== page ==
Handling the ham over the holidays
Dear Annie: It’s almost the holidays, and I’m excited to spend time and enjoy great meals with extended family. But the- re’s one thing I’m never sure how to deal with. I’m vegan, and the rest of my family is not. That wouldn’t be a problem, except every time I have dinner with them, my aunts, uncles and elder cousins have a laundry list of questions for me: “Why are you vegan?” “What’s wrong with dairy?” “How do you get protein?”
The only question that really gives me pause is the “why” one. I’m perfectly fine with the fact that my family members eat meat, and I wouldn’t question them about it or pressure them. Yet they put me in an uncomfortable position, as I feel awkward talking about why I find it cruel to eat meat while they’re in the middle of enjoying their meal. It makes me feel bad and guilty. I don’t want to ruin their appetites or seem in any way as if I’m judging them. I’ve told them, “I’d rather not talk about it right now. It will gross everyone out.” And they insist they want to know and can handle it. (Of course, they always seem to forget by the following year, because they end up asking me all the same stuff again.)
Is there anything I can politely say to prevent a game of 20 questions this year, or do I just need to suck it up? — Tired of Talking About This
Dear Vegan: They’re asking, so you shouldn’t feel guilty for giving them answers. Perhaps spare them the gory details, but do be honest. I think these conversations will feel less tiresome once you let go of the fear of offending them. They’re simply curious. Give thanks for the opportunity to share something you’re passionate about with receptive relatives.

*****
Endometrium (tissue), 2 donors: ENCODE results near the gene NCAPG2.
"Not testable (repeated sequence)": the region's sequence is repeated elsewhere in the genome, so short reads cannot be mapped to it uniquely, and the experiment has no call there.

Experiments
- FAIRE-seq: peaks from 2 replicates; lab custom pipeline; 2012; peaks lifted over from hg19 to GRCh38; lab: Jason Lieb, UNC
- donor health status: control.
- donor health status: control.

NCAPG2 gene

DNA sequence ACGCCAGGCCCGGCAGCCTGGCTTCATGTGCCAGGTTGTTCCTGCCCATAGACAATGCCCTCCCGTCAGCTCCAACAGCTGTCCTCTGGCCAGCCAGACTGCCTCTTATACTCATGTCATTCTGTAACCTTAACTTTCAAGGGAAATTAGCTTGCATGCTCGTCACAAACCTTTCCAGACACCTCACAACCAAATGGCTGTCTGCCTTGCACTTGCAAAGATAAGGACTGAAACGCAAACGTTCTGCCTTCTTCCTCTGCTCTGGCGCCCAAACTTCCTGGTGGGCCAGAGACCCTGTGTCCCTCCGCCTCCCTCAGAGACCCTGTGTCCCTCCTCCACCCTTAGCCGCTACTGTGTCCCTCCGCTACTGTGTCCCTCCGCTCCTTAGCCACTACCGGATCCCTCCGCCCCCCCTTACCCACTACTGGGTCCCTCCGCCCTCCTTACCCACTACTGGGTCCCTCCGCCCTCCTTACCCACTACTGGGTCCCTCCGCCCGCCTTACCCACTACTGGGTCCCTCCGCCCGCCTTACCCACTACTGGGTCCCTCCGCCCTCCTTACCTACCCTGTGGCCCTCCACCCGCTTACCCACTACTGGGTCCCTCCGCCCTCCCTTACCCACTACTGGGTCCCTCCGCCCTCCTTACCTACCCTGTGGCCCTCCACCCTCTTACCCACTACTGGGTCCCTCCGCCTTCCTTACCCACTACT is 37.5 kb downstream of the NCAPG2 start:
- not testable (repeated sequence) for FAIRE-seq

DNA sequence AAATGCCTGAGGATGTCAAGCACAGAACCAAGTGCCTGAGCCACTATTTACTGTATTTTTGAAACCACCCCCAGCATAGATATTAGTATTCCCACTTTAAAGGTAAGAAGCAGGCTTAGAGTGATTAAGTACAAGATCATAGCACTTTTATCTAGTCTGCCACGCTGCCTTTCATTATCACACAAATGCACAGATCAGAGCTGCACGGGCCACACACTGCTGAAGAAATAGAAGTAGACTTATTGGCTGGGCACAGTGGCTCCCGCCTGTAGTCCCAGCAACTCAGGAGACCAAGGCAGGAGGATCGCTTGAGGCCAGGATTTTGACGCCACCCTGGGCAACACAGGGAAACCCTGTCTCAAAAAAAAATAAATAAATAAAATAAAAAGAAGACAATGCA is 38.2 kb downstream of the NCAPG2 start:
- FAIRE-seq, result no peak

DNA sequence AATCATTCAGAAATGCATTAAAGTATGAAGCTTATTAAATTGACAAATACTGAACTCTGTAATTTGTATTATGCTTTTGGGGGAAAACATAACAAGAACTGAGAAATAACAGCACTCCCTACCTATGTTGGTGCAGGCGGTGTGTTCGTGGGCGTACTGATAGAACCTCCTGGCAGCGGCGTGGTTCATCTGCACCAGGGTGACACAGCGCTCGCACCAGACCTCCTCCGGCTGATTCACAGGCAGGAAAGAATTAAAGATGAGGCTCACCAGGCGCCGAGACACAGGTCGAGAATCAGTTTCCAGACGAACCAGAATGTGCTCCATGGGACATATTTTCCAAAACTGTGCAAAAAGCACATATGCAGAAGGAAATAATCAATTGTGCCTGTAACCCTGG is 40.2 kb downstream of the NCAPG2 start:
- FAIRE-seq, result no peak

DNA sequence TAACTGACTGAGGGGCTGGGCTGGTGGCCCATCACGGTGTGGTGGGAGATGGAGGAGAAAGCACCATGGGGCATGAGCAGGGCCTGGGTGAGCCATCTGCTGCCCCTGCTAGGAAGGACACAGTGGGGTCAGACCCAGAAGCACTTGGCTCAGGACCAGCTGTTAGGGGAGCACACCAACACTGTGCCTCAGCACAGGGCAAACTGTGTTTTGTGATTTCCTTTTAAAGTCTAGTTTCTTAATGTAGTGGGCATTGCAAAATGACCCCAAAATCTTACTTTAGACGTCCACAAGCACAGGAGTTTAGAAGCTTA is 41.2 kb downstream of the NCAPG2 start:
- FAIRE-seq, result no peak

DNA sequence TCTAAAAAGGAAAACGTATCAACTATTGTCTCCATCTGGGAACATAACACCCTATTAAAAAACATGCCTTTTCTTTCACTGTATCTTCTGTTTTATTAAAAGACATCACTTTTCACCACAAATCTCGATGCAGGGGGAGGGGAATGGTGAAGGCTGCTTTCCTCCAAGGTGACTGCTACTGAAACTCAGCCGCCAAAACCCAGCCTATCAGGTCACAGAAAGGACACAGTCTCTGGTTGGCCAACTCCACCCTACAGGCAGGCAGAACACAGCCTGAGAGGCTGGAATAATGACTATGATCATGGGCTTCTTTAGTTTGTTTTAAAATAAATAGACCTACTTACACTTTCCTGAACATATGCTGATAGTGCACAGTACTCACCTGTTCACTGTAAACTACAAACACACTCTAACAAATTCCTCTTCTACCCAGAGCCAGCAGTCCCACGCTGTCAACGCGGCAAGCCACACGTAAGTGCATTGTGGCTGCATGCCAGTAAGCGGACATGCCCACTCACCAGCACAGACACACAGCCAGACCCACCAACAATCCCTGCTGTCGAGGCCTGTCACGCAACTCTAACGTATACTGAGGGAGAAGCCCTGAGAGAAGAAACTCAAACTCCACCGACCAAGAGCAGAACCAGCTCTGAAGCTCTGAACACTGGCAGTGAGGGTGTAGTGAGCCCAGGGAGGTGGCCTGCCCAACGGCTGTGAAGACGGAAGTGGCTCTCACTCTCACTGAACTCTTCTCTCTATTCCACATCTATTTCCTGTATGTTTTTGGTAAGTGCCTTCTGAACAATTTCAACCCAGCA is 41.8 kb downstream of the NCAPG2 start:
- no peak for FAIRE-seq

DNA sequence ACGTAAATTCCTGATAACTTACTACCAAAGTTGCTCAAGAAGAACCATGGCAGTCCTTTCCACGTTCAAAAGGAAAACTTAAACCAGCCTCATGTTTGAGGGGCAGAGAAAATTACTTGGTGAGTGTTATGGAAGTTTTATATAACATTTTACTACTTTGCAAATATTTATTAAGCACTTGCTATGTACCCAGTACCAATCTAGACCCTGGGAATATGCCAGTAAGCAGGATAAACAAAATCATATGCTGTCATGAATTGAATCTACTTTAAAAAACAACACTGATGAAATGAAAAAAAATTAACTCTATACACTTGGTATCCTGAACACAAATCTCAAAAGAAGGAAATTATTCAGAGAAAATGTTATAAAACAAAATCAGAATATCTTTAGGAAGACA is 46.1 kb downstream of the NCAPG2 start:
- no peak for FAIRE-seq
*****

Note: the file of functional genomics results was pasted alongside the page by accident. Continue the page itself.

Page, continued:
Dear Annie: My closest friend has decided to have a destination wedding, which is causing me some degree of anguish. Not being a fan of this type of wedding, I am troubled about my expenses and, more so, by the lack of respect for guests. We have to spend $3,500 for a weekend to share this moment, and this is expected from me because of our close relationship. I would like not to attend, but I am sure that this would mean a significant change in, if not the end of, my relationship with my friend. For the record, I am a man, and my friend is a woman. Does this gender difference have anything to do with our differing views of financial practicality? — Debt-stination Wedding
Dear Debt: No, this isn’t a gender thing. No reasonable person, male or female, should expect loved ones to shell out that much cash to attend a wedding.
According to the most recent American Express survey data, the average guest will spend $673 on a wedding — a hefty enough chunk of change. That your friend is asking you to spend over five times that is absurd.
Talk to her about your concerns. Tell her that you consider her one of your closest friends and want to be there for her big day but that you just can’t afford it. It’s unfortunate, but she should expect that some people won’t be able to make such an expensive trip. That was her (and her partner’s) choice. If she stops being friends with you over that, she wasn’t too good of a friend to begin with.